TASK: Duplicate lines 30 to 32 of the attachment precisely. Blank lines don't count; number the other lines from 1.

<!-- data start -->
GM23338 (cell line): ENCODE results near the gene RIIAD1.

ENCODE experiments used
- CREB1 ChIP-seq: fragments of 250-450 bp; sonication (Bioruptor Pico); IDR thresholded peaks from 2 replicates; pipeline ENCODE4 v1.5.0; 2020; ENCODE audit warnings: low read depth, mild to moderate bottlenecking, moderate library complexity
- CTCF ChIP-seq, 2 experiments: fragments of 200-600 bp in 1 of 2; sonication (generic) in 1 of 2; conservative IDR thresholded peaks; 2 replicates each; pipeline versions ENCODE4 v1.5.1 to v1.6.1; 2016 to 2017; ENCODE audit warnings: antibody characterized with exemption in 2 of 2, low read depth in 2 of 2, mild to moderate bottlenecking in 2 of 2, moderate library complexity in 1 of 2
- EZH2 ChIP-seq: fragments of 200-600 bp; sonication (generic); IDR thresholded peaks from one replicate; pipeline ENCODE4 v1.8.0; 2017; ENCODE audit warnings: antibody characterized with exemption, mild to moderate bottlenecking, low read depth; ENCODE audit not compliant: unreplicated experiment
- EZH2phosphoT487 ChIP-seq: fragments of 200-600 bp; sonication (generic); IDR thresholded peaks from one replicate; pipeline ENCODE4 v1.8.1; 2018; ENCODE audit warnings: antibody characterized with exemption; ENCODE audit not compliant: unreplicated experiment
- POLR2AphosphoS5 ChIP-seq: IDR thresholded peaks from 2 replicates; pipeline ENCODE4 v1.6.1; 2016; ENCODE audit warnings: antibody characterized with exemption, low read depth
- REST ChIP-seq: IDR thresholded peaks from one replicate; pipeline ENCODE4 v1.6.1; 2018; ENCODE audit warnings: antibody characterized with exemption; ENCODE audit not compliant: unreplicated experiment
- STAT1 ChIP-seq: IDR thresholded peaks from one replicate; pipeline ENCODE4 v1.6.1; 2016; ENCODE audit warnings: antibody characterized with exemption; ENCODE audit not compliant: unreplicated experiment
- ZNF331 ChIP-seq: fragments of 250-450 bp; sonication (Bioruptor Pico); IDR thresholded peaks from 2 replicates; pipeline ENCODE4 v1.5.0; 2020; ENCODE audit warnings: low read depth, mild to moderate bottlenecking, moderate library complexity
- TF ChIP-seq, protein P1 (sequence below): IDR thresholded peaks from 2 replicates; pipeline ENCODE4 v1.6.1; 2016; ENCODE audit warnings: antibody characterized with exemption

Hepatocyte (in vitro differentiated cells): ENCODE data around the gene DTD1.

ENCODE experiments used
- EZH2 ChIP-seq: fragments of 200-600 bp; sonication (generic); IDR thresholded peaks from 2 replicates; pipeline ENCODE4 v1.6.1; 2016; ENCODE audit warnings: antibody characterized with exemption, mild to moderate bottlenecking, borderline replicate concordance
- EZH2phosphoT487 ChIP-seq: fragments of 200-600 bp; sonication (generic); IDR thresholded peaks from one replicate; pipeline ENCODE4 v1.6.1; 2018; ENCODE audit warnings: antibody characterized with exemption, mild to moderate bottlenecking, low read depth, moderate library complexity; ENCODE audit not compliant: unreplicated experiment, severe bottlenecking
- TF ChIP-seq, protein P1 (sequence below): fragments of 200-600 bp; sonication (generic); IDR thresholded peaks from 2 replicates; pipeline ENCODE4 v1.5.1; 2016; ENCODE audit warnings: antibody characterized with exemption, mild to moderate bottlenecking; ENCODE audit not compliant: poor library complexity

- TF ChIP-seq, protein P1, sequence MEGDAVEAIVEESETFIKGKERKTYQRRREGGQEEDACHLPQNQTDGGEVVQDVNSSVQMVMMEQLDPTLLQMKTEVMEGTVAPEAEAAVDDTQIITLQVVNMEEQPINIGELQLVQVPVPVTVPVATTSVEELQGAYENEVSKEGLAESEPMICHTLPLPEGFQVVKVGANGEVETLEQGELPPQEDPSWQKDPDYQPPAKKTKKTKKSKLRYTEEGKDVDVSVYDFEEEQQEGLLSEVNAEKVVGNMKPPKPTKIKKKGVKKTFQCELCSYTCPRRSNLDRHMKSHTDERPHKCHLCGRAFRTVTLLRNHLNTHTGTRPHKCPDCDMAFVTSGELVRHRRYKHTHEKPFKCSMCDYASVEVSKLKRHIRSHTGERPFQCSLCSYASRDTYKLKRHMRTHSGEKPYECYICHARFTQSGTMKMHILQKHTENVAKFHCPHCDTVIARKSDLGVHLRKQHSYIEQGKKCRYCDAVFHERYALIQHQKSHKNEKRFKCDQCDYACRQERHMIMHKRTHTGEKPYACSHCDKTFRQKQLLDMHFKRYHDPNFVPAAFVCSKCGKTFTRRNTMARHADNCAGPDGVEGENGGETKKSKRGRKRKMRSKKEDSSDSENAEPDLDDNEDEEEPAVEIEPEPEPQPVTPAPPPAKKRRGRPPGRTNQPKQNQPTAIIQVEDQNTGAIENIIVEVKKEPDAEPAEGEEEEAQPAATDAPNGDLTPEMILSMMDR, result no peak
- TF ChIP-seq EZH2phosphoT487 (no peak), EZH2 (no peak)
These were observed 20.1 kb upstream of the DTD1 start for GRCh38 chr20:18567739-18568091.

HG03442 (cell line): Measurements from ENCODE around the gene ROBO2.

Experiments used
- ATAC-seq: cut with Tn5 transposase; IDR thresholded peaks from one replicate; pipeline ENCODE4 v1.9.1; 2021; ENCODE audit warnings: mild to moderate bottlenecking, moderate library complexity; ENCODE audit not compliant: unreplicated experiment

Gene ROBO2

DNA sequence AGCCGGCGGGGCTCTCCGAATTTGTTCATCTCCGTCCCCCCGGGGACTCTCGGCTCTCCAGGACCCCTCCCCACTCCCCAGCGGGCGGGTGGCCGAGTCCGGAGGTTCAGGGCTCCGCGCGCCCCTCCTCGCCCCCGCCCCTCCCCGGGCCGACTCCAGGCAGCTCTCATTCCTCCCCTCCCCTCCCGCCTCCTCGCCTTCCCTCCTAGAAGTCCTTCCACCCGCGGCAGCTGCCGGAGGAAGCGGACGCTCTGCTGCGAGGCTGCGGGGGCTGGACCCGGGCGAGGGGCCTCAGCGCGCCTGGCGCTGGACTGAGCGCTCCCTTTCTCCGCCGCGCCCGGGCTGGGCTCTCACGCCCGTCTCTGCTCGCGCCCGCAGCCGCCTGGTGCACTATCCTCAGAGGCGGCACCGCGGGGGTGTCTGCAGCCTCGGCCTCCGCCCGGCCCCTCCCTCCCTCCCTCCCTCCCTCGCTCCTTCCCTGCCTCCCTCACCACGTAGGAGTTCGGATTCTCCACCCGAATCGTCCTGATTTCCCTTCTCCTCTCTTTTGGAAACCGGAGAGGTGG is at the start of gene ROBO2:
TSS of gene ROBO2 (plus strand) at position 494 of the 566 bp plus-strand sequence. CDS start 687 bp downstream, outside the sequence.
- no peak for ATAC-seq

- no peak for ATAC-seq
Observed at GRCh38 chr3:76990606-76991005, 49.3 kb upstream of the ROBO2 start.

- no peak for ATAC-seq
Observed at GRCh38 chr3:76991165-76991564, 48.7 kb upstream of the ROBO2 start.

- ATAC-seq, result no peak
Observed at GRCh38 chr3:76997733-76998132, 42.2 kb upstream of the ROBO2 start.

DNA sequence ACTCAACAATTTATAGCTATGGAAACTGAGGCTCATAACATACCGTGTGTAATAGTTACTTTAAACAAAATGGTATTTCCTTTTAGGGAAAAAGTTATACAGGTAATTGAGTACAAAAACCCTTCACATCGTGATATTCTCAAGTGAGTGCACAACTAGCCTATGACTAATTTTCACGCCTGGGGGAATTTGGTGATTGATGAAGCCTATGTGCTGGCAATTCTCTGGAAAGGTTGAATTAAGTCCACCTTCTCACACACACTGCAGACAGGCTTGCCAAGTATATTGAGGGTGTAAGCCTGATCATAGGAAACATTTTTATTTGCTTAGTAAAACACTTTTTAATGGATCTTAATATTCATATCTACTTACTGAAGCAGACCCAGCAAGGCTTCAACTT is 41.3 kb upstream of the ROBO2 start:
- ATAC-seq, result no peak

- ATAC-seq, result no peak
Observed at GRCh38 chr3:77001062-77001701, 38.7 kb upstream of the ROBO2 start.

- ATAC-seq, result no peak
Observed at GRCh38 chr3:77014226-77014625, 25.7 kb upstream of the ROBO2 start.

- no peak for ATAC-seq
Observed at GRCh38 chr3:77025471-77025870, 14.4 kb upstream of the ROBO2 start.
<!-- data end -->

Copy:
Observed at GRCh38 chr3:76991165-76991564, 48.7 kb upstream of the ROBO2 start.

- ATAC-seq, result no peak
Observed at GRCh38 chr3:76997733-76998132, 42.2 kb upstream of the ROBO2 start.